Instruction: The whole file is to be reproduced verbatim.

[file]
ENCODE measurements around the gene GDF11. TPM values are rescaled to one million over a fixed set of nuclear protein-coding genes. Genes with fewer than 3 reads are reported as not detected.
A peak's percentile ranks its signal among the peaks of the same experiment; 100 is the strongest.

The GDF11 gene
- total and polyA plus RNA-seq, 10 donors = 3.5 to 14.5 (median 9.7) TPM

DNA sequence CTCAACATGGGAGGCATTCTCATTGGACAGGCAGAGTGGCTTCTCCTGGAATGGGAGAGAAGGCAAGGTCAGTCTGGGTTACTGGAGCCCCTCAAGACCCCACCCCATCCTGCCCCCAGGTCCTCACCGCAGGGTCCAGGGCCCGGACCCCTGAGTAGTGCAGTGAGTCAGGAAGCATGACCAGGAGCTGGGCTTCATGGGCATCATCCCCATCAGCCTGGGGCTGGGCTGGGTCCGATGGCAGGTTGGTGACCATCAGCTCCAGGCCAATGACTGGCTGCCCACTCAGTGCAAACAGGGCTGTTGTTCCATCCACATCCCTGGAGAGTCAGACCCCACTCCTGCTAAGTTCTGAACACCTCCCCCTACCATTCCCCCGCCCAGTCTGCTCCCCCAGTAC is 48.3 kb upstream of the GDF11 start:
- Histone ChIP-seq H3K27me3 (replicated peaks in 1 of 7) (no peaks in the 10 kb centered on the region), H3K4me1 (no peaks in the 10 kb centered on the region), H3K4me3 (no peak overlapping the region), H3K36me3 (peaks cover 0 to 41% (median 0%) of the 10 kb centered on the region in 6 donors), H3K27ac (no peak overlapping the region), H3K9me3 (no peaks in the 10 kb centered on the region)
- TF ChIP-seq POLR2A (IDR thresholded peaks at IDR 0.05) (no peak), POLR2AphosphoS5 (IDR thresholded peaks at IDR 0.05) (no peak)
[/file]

ENCODE measurements around the gene GDF11. TPM values are rescaled to one million over a fixed set of nuclear protein-coding genes. Genes with fewer than 3 reads are reported as not detected.
A peak's percentile ranks its signal among the peaks of the same experiment; 100 is the strongest.

The GDF11 gene
- total and polyA plus RNA-seq, 10 donors = 3.5 to 14.5 (median 9.7) TPM

DNA sequence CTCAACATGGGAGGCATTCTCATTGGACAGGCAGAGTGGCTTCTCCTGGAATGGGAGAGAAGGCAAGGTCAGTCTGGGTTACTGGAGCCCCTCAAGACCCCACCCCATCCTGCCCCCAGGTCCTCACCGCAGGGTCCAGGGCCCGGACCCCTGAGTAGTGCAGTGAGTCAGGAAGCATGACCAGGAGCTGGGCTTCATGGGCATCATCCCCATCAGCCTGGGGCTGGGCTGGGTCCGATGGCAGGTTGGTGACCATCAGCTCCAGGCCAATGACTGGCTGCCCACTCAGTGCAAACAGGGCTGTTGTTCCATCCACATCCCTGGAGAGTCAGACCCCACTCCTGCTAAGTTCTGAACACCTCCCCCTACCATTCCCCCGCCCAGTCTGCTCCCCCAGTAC is 48.3 kb upstream of the GDF11 start:
- Histone ChIP-seq H3K27me3 (replicated peaks in 1 of 7) (no peaks in the 10 kb centered on the region), H3K4me1 (no peaks in the 10 kb centered on the region), H3K4me3 (no peak overlapping the region), H3K36me3 (peaks cover 0 to 41% (median 0%) of the 10 kb centered on the region in 6 donors), H3K27ac (no peak overlapping the region), H3K9me3 (no peaks in the 10 kb centered on the region)
- TF ChIP-seq POLR2A (IDR thresholded peaks at IDR 0.05) (no peak), POLR2AphosphoS5 (IDR thresholded peaks at IDR 0.05) (no peak)